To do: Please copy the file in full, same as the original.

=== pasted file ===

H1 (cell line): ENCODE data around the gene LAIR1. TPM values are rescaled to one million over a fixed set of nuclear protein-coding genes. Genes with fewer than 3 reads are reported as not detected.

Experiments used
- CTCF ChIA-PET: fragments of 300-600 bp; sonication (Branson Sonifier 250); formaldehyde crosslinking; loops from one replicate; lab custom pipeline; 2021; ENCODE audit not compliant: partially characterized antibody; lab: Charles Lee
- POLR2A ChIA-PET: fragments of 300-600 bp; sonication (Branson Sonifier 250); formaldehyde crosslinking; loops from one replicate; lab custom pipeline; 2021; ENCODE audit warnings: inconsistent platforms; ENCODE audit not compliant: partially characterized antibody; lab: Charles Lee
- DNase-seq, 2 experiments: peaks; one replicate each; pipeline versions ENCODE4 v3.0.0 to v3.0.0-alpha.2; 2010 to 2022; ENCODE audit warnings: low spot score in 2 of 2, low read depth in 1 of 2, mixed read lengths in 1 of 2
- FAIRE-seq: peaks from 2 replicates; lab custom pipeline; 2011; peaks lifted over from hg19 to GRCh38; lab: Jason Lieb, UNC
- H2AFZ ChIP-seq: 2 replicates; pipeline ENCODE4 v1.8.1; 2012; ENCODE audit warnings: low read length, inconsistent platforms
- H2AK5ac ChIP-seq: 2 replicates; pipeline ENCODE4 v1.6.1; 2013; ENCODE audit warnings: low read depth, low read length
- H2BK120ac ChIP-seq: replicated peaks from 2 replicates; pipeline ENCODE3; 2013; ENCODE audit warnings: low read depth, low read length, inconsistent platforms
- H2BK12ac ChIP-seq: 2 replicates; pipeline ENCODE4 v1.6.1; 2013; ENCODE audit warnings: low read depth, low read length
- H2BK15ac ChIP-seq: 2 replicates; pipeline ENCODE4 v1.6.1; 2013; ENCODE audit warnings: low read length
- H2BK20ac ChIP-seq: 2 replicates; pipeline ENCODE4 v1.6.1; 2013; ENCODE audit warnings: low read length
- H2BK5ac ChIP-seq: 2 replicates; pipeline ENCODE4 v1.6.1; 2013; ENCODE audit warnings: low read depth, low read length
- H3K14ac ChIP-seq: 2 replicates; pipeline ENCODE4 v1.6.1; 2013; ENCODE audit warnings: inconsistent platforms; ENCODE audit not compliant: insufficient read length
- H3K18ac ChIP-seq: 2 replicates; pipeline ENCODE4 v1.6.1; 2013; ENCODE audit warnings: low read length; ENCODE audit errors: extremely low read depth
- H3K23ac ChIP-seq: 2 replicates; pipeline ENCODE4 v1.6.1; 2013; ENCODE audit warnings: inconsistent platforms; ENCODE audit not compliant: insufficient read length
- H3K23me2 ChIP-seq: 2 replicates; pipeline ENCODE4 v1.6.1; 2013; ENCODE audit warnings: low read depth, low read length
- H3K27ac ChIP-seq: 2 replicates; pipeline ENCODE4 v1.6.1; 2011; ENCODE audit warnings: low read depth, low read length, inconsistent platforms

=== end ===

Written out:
H1 (cell line): ENCODE data around the gene LAIR1. TPM values are rescaled to one million over a fixed set of nuclear protein-coding genes. Genes with fewer than 3 reads are reported as not detected.

Experiments used
- CTCF ChIA-PET: fragments of 300-600 bp; sonication (Branson Sonifier 250); formaldehyde crosslinking; loops from one replicate; lab custom pipeline; 2021; ENCODE audit not compliant: partially characterized antibody; lab: Charles Lee
- POLR2A ChIA-PET: fragments of 300-600 bp; sonication (Branson Sonifier 250); formaldehyde crosslinking; loops from one replicate; lab custom pipeline; 2021; ENCODE audit warnings: inconsistent platforms; ENCODE audit not compliant: partially characterized antibody; lab: Charles Lee
- DNase-seq, 2 experiments: peaks; one replicate each; pipeline versions ENCODE4 v3.0.0 to v3.0.0-alpha.2; 2010 to 2022; ENCODE audit warnings: low spot score in 2 of 2, low read depth in 1 of 2, mixed read lengths in 1 of 2
- FAIRE-seq: peaks from 2 replicates; lab custom pipeline; 2011; peaks lifted over from hg19 to GRCh38; lab: Jason Lieb, UNC
- H2AFZ ChIP-seq: 2 replicates; pipeline ENCODE4 v1.8.1; 2012; ENCODE audit warnings: low read length, inconsistent platforms
- H2AK5ac ChIP-seq: 2 replicates; pipeline ENCODE4 v1.6.1; 2013; ENCODE audit warnings: low read depth, low read length
- H2BK120ac ChIP-seq: replicated peaks from 2 replicates; pipeline ENCODE3; 2013; ENCODE audit warnings: low read depth, low read length, inconsistent platforms
- H2BK12ac ChIP-seq: 2 replicates; pipeline ENCODE4 v1.6.1; 2013; ENCODE audit warnings: low read depth, low read length
- H2BK15ac ChIP-seq: 2 replicates; pipeline ENCODE4 v1.6.1; 2013; ENCODE audit warnings: low read length
- H2BK20ac ChIP-seq: 2 replicates; pipeline ENCODE4 v1.6.1; 2013; ENCODE audit warnings: low read length
- H2BK5ac ChIP-seq: 2 replicates; pipeline ENCODE4 v1.6.1; 2013; ENCODE audit warnings: low read depth, low read length
- H3K14ac ChIP-seq: 2 replicates; pipeline ENCODE4 v1.6.1; 2013; ENCODE audit warnings: inconsistent platforms; ENCODE audit not compliant: insufficient read length
- H3K18ac ChIP-seq: 2 replicates; pipeline ENCODE4 v1.6.1; 2013; ENCODE audit warnings: low read length; ENCODE audit errors: extremely low read depth
- H3K23ac ChIP-seq: 2 replicates; pipeline ENCODE4 v1.6.1; 2013; ENCODE audit warnings: inconsistent platforms; ENCODE audit not compliant: insufficient read length
- H3K23me2 ChIP-seq: 2 replicates; pipeline ENCODE4 v1.6.1; 2013; ENCODE audit warnings: low read depth, low read length
- H3K27ac ChIP-seq: 2 replicates; pipeline ENCODE4 v1.6.1; 2011; ENCODE audit warnings: low read depth, low read length, inconsistent platforms